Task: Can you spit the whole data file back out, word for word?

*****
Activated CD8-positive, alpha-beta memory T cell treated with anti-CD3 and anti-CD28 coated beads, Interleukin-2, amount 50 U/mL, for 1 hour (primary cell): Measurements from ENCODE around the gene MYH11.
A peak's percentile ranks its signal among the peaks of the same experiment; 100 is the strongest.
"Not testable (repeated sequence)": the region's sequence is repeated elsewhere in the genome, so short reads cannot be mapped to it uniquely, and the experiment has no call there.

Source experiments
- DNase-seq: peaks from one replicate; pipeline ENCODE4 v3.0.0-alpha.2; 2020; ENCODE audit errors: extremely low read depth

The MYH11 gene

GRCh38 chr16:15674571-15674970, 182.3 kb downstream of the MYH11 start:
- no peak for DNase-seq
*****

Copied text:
Activated CD8-positive, alpha-beta memory T cell treated with anti-CD3 and anti-CD28 coated beads, Interleukin-2, amount 50 U/mL, for 1 hour (primary cell): Measurements from ENCODE around the gene MYH11.
A peak's percentile ranks its signal among the peaks of the same experiment; 100 is the strongest.
"Not testable (repeated sequence)": the region's sequence is repeated elsewhere in the genome, so short reads cannot be mapped to it uniquely, and the experiment has no call there.

Source experiments
- DNase-seq: peaks from one replicate; pipeline ENCODE4 v3.0.0-alpha.2; 2020; ENCODE audit errors: extremely low read depth

The MYH11 gene

GRCh38 chr16:15674571-15674970, 182.3 kb downstream of the MYH11 start:
- no peak for DNase-seq